# This demonstrates the idea. I tested it last year.

# This is to be substituted in place of the 3 conditionals in previous psuedocode.

# I'll employ it in a spreadsheet to prove it it's better than simple averaging.

# It will not work well until it is hardened against timestamp errors.

# The previous pseudocode is hardened against timestamp errors and

# shows generally how the following needs to be changed

Nstart = 5 =minimal number of blocks we will check for statistical event

Nend = 36 = max number of blocks we will check for statistical event

# Go to N averaging = Nstart=5 only ~1% of the time by chance alone

STDEVstart = 4;

# Go to N averaging = Nend=36 32% of the time by chance alone

STDEVend = 1

# Now create a function using the above that will determine the amount of

# statistical significance we require before we switch to an N averaging that

# is between Nstart and Nend.

# I'll Substitute the above assigned values for clarity.

function STDev(NA) = 4 - (4-1)/(36-5)*(NA-5)

N=current number of blocks used in averaging, determined in previous code

# Test all past-block-ranges for a statistical event, from 5 to N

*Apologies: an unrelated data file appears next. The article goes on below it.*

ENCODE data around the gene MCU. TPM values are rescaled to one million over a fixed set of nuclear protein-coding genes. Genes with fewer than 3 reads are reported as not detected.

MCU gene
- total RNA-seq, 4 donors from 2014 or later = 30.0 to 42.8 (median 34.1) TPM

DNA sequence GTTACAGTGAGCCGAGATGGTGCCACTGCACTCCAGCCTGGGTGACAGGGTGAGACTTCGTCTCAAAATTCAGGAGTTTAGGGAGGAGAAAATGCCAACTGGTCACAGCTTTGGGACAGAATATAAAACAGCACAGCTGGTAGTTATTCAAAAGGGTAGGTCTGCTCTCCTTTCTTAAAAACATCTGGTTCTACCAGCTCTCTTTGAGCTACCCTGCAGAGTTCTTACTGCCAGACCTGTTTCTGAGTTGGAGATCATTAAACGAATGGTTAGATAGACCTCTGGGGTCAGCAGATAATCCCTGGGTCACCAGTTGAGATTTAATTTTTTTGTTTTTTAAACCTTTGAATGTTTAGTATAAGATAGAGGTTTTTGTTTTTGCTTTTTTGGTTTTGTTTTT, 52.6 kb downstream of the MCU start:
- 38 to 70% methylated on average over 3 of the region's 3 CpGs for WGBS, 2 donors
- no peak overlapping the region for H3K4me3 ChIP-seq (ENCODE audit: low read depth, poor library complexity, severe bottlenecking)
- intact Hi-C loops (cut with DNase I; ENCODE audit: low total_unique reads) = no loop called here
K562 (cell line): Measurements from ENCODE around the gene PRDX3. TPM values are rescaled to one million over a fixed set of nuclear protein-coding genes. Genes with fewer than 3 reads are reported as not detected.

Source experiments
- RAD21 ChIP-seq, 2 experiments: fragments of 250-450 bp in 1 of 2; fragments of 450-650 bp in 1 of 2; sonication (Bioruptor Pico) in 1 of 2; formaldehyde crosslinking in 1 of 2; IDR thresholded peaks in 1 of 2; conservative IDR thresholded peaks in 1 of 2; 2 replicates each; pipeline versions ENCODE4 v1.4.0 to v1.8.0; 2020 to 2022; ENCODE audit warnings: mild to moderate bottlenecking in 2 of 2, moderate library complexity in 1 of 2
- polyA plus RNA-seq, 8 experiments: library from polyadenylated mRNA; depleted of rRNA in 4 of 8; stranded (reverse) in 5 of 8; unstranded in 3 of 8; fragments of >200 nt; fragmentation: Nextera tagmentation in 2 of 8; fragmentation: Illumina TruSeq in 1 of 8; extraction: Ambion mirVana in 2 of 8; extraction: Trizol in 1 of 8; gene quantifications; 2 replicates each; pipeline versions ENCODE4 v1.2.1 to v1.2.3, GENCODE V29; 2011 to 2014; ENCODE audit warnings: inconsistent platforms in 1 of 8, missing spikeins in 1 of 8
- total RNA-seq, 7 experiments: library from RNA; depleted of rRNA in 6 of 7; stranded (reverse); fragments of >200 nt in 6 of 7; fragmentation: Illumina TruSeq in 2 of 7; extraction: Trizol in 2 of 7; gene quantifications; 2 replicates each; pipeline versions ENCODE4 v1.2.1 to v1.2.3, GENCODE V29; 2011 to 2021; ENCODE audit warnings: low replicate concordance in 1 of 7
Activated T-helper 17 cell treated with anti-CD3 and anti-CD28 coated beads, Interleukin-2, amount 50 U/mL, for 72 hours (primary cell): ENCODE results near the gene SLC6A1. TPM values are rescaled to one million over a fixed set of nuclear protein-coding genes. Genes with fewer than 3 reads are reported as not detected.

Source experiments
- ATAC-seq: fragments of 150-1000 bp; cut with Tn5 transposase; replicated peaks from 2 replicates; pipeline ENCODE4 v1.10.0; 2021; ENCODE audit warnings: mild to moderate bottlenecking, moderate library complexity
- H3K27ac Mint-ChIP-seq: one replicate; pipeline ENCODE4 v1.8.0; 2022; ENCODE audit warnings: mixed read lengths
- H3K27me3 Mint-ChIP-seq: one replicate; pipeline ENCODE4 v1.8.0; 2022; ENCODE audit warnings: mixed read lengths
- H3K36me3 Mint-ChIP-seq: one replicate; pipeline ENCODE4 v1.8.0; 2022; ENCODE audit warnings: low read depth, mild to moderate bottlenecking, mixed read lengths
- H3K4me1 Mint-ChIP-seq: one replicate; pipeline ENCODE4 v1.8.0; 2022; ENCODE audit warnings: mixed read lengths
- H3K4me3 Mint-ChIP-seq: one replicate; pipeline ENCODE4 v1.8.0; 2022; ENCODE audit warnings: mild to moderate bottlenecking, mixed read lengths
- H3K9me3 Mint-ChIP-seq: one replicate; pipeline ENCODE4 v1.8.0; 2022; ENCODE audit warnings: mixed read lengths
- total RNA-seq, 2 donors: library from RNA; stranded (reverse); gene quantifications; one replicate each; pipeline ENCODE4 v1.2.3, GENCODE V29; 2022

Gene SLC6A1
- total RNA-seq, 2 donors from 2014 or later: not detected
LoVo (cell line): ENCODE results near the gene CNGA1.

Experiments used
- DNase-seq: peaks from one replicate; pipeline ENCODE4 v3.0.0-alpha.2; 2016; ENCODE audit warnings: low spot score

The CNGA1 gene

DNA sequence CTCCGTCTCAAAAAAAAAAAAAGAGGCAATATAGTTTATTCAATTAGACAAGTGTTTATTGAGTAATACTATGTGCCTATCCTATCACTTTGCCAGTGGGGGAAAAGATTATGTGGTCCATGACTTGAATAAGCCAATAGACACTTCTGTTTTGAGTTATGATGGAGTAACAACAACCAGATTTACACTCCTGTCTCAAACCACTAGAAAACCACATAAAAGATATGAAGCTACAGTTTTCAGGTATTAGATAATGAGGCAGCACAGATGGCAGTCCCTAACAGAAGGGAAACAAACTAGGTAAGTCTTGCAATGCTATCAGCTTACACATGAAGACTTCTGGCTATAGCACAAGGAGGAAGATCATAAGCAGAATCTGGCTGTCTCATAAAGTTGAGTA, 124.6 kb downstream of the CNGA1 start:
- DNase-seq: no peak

for NA=-Nstart to -N

NE= N_Expected_blocks_in_NAs_time= sum(NA previous solvetimes) / TargetInterval

S = STDev(NA)

NH = an NA above this should not have occurred in NE time within bound of STDev

NL = an NA below this should not have occurred in NE time within bound of STDev


NL = NE - S*SQRT(NE) +1 # the +1 was needed in testing to make it symmetrical.

if ( NA > NH or NA < NL) {

# throw out earliest blocks in case they were before the attack or outliers. The +2

# prevents thowing out 2 out of 5. +3 might be better.


exit for loop, last NA;




Here are the results for 10x hashrate attacks. "Blue" areas indicate blocks were obtained at a low difficulty. Black area that is not on top of "blue" are blocks obtained at a costly difficulty. Everything is correct when black is on top of blue.

The "Zawy v2" algorithm is almost exactly like the theory-based pseudo-code which shows it is based on good theory. N=30 is not shown because the thin high-hash rates are only 15 blocks wide and N=30 does not give good results on N=15 attacks. Before the attacks, you can see a gentle rise to 2x hashrate and a drop down to 1/2 hashrate. Default hashrate and difficulty = 1, so the scale is accurate.


- with zawy v1 N=18 with these hash attacks, 10% of blocks were gained at < 1/2 the appropriate difficulty (attacker) and 10% suffered >2x the appropriate difficulty (constant miners).
- with zawy v2 it was 4% and 7%
- since the v2 dynamic averaging period went as low as 5 and there were 6 attacks in 970 blocks, 6x5/970 = 3% makes sense, as well as 6x18/970 = 11% for v1. The 7% is a little high because there is a 1440 limit on the timestamp that prevents long solve times for affecting it. (it's to prevent timestamp manipulation from forcing difficulty low)

No comments:

Post a Comment